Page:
For accurate information on COVID-19, there are many places you can go. Your physician. Your local health department. The U.S. Centers for Disease Control.
YouTube removed the video because it violated its policies against false claims regarding the virus from a meeting of St. Louis County Council members earlier this month.
County Councilwoman Lisa Clancy said that she supports mask wearing and believes most of her constituents support it. Clancy still worries about the effects of misinformation, even though the video was restored.
Videos of local government meetings are the latest source of COVID-19 misinformation. They broadcast misleading claims about vaccines and masks to millions, creating new challenges for internet platforms that try to balance the need for openness and the potential harm.
The latest video to go viral features a local physician who made several misleading claims about COVID-19 while addressing the Mount Vernon Community School Corporation in Fortville, Indiana, on Aug. 6. In six minutes, Dr. Dan Stock explains to the board that vaccines don’t prevent infection and masks don’t work.
The video has been viewed millions of times online, prompting the Indiana State Department of Health (ISDH) to take action. Multiple messages to Stock for comment were not returned.
“Here’s a doctor wearing suspenders who appears before the school board and basically states what some people think: the masks and vaccines don’t work, and the CDC lies — it can be very compelling for laypeople,” Dr. Zubin Dmania, a California doctor who received so many messages regarding the Indiana clip, that he made his own video discrediting Stock’s claims.
Damania hosts ZDoggMD, an online medical show. His video discrediting Stock’s comments has been seen more than 400,000 times. Stock’s wide-ranging criticism of vaccines and masks was too harsh, he said. While there are valid questions about the effectiveness mask requirements for children, he stated that Stock’s comments were not correct.
YouTube removed similar videos from several local government meetings in North Carolina and Missouri. Officials in Bellingham, Washington responded by suspending temporarily public comment sessions.
False claims were made during public comment portion of the meeting. Local officials claim that they have no control over the content of these forums and that is part of their point.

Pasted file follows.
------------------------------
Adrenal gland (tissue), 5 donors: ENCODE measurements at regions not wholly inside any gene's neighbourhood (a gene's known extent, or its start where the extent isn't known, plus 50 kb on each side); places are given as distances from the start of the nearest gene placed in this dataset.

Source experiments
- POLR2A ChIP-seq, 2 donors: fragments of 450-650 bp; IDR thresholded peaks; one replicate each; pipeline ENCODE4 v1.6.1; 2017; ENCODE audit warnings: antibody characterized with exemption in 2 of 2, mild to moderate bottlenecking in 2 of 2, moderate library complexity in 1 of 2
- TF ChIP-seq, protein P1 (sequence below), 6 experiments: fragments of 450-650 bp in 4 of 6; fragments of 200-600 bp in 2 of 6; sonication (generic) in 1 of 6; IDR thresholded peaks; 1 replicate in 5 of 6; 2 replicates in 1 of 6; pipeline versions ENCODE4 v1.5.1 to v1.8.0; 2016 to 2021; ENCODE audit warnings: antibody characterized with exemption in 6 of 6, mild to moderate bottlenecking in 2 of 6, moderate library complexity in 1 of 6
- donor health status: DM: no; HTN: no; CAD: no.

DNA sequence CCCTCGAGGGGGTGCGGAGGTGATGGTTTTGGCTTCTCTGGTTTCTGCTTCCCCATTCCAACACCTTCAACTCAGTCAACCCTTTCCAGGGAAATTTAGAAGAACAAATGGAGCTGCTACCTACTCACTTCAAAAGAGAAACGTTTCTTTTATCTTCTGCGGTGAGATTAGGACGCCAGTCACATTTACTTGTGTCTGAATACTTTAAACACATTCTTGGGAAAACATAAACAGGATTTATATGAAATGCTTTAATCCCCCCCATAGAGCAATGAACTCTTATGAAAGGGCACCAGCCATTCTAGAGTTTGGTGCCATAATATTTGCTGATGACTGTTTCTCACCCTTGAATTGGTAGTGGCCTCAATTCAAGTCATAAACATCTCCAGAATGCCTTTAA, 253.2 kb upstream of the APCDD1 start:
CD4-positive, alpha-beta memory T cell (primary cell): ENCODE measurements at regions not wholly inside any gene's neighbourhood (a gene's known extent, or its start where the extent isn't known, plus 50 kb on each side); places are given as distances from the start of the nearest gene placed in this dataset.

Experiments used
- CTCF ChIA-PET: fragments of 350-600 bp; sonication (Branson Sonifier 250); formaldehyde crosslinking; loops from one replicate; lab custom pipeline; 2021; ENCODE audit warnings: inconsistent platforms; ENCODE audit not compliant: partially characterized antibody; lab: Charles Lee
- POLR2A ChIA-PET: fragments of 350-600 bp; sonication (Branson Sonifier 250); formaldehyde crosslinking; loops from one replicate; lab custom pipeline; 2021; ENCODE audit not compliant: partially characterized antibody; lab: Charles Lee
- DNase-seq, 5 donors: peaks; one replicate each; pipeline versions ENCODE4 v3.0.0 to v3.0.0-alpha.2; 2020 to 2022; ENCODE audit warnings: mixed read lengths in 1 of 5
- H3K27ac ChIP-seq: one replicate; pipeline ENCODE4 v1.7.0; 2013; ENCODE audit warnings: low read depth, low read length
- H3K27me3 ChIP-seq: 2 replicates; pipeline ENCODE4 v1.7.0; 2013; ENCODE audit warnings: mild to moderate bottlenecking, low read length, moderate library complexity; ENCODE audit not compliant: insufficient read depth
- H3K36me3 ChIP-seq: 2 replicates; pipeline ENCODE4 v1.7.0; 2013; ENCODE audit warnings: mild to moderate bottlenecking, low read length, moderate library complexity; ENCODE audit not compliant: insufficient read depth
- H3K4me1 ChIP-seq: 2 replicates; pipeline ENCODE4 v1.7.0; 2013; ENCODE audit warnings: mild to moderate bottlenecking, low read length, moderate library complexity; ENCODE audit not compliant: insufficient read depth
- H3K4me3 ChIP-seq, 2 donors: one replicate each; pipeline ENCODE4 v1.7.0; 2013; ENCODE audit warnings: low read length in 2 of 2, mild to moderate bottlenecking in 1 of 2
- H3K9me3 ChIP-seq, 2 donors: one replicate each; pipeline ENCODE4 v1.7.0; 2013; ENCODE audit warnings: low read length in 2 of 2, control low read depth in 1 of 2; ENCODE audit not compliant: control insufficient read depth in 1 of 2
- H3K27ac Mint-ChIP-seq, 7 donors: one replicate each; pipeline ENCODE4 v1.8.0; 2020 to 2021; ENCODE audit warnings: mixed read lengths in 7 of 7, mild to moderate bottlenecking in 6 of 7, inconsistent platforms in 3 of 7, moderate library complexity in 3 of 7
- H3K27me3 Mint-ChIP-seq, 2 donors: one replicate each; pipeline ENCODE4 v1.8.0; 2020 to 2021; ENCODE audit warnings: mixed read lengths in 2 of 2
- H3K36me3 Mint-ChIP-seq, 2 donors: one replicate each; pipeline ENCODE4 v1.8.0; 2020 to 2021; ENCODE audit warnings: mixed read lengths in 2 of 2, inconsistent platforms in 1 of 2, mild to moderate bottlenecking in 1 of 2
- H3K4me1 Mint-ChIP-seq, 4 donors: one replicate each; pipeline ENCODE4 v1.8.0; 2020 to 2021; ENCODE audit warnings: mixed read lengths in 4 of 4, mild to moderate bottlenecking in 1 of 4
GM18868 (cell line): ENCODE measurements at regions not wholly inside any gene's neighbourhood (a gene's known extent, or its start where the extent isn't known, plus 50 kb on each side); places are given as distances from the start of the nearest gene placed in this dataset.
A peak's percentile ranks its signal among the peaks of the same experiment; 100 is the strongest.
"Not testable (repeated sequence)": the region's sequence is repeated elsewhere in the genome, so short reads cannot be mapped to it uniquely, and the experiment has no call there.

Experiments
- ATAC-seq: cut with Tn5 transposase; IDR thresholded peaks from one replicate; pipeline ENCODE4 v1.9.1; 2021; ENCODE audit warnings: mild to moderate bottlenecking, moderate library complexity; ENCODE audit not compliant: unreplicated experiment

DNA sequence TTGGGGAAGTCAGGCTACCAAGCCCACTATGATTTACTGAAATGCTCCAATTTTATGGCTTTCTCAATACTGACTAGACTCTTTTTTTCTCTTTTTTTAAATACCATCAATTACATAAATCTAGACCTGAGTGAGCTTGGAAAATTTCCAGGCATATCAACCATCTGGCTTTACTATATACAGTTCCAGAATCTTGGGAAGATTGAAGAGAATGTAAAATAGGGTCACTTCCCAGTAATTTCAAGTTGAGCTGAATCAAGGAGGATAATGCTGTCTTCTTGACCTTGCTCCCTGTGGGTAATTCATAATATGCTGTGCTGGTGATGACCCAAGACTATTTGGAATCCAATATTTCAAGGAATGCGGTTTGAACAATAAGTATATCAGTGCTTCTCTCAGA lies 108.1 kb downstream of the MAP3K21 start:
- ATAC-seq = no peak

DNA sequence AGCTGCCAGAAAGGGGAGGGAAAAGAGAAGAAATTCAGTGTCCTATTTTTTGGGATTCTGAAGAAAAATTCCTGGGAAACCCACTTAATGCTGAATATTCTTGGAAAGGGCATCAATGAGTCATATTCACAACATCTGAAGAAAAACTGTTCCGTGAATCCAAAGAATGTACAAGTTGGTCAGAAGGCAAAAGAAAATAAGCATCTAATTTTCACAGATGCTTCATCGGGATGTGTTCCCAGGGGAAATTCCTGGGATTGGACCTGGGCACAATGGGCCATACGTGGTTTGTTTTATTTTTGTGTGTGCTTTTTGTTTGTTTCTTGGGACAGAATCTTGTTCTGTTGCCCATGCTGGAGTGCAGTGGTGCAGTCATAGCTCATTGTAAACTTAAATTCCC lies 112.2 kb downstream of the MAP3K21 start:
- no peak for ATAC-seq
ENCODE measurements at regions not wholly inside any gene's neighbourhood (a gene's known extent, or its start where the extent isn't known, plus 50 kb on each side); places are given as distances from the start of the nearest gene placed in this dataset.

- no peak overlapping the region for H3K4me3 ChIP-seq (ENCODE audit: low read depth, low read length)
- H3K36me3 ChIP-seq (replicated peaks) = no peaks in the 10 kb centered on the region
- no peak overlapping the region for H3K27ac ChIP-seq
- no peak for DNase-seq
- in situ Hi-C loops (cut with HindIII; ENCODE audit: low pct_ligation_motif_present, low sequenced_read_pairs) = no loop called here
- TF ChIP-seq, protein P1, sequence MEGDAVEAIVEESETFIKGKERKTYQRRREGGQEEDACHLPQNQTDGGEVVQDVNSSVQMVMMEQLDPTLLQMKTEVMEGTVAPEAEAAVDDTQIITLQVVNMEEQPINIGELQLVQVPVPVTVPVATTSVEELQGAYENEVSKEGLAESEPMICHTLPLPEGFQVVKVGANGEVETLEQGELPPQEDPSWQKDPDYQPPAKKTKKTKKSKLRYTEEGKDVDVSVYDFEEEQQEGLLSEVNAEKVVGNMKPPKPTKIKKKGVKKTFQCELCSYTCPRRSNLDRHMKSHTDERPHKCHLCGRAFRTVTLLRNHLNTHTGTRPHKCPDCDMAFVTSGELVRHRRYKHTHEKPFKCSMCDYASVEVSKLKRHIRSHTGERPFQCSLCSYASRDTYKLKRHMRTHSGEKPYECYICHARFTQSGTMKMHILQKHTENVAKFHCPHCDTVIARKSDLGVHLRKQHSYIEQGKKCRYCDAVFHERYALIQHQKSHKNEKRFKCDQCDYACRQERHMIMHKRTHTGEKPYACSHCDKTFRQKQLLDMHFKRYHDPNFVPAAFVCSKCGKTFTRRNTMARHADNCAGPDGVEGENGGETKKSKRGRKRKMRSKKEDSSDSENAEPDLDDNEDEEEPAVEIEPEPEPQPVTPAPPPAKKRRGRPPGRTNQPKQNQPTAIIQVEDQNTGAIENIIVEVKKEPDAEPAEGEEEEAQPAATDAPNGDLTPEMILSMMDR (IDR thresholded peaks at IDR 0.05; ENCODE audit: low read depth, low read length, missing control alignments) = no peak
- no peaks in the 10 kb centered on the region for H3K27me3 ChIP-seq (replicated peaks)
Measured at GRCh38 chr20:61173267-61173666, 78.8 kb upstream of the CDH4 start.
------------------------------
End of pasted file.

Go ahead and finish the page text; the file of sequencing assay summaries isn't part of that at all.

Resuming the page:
YouTube released video from Kansas’ May school board meeting. The Shawnee Mission district, which has 27,000 students, was attended by parents and a state legislator. Parents demanded that the district remove its mask mandate. They cited “medical misinformation.”
While a mask mandate is still in place, the district responded by removing livestreaming from the public comment period. David Smith, a district spokesperson, acknowledged that it was difficult to balance accessibility and spreading fallacies.
Smith stated, “It was difficult for me to hear statements in the board meeting which weren’t true” and to know that these were being sent out without contradiction. “I support free speech but it’s hard to listen when free speech threatens people’s lives.
YouTube reversed its decision after hearing from local officials and uploaded the videos again. YouTube, which is owned and controlled by Google, announced earlier this month a change in its COVID misinformation policy. This allows for exceptions to local government meetings. However, YouTube may still remove content using remarks from public forums to mislead.
Elena Hernandez, a company spokesperson, stated that while we have policies in place to eliminate harmful COVID-19 misinformation we also recognize the importance organizations such as school districts or city councils using YouTube for sharing recordings of open forums.
Other platforms have been challenged by the flood of false claims about this virus. Twitter and Facebook have their own policies regarding COVID-19 misinformation. They say they, like YouTube attach labels to misleading content and remove it from their sites.
Local residents have been making colorful comments at public comment sessions that precede local government meetings for years. However, before the internet, it was unlikely that anyone would make a national news story if they rant about fluoride in drinking water.
The internet and social media have made it possible for misleading musings from local doctors to be heard before school boards.
According to Jennifer Grygiel (communications professor at Syracuse University), it was only a matter time before misleading comments at these public forums went viral. Grygiel studies social media platforms.
Grygiel suggested several ways to reduce misinformation’s impact without ignoring local governments. Grygiel stated that clear labels on broadcasts from government agencies would make it easier for viewers to understand what they are watching. Instead of sharing the video on YouTube, keeping the video on the government’s site could enable local residents to view it without allowing the spreading of the videos.
Grygiel stated that “anytime there’s a public forum – a hearing at the city council, a meeting of the school board, or a park – the public can spread misinformation.” “It used to be local, but it has changed.”